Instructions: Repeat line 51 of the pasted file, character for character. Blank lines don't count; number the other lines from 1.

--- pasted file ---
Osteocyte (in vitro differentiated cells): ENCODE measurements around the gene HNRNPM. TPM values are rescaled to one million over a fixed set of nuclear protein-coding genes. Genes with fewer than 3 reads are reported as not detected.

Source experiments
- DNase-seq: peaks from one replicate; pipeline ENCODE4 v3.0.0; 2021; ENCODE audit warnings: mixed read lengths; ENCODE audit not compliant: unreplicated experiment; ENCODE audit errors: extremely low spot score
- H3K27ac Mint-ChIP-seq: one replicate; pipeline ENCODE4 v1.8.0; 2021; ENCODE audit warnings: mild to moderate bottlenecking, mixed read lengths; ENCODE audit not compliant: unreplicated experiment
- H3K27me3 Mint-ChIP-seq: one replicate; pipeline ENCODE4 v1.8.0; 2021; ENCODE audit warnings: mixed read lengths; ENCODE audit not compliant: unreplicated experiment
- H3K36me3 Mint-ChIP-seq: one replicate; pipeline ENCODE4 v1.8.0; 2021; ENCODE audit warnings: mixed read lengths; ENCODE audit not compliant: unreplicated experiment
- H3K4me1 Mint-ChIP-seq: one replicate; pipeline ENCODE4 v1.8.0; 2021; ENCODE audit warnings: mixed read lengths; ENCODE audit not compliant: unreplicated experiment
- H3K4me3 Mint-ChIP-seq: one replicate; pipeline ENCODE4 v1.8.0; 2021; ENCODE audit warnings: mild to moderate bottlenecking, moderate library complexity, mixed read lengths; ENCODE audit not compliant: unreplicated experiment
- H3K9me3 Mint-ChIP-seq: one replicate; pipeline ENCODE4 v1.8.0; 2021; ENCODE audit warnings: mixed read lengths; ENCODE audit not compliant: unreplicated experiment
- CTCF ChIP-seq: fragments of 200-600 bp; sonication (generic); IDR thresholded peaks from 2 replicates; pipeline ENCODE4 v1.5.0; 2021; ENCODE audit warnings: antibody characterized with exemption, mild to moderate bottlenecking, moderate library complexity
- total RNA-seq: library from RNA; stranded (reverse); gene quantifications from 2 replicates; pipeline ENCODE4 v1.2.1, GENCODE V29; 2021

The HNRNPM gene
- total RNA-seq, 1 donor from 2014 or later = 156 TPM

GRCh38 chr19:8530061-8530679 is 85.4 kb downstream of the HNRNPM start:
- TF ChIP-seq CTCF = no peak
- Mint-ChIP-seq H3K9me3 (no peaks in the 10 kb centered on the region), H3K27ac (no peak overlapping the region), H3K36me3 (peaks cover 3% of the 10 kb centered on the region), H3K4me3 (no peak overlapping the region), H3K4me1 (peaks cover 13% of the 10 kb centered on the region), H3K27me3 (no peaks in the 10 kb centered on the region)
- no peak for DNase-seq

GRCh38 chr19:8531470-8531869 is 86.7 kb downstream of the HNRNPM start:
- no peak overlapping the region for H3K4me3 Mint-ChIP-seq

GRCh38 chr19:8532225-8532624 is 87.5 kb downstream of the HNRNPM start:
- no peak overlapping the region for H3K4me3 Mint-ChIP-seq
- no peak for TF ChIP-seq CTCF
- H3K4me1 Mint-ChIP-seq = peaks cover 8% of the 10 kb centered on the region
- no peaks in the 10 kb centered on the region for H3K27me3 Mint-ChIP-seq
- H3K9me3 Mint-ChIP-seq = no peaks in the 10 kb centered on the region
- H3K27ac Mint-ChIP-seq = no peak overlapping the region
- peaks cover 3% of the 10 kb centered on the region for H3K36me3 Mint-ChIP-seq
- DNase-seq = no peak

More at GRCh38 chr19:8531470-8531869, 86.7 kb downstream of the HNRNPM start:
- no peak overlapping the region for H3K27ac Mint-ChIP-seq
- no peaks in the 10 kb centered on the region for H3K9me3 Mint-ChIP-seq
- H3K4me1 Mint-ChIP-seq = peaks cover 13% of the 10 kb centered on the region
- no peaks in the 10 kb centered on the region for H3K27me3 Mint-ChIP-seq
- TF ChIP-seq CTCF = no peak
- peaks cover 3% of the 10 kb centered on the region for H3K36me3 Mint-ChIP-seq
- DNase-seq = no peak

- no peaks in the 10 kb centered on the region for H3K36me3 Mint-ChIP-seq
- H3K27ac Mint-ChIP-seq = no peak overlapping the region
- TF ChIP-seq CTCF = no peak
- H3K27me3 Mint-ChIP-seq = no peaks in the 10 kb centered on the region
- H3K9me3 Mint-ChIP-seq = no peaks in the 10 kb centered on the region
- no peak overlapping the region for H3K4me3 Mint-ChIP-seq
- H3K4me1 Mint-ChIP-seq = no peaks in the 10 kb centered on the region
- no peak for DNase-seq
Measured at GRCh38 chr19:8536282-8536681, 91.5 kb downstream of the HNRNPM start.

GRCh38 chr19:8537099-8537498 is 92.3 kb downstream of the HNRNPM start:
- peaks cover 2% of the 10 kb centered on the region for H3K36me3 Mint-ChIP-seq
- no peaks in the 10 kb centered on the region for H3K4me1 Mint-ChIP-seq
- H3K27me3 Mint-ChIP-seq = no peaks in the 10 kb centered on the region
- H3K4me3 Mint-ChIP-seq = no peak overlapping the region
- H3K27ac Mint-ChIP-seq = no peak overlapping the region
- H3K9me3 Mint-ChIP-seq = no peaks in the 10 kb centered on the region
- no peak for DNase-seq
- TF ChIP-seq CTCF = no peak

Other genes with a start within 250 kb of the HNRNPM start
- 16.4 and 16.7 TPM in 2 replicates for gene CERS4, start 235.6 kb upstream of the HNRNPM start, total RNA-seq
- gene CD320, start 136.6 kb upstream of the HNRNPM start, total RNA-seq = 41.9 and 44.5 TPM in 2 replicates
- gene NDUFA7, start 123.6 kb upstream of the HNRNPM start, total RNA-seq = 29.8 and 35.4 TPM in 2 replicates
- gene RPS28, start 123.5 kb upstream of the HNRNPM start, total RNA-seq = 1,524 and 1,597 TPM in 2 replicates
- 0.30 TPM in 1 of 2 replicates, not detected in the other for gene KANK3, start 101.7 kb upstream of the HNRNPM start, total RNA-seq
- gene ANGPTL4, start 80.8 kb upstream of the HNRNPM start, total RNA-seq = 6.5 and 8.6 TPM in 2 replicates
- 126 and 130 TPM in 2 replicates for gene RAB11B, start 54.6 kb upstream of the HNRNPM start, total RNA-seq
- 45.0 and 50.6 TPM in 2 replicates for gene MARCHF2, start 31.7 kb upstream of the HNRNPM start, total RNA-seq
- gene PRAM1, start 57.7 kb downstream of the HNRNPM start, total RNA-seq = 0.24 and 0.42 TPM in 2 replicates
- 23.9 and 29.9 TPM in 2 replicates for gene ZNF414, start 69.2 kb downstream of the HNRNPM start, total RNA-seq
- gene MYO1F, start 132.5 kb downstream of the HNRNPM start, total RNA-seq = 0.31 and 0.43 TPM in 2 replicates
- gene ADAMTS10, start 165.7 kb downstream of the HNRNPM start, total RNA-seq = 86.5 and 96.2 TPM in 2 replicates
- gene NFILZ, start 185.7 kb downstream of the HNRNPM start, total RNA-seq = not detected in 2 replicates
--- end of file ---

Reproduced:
- H3K27ac Mint-ChIP-seq = no peak overlapping the region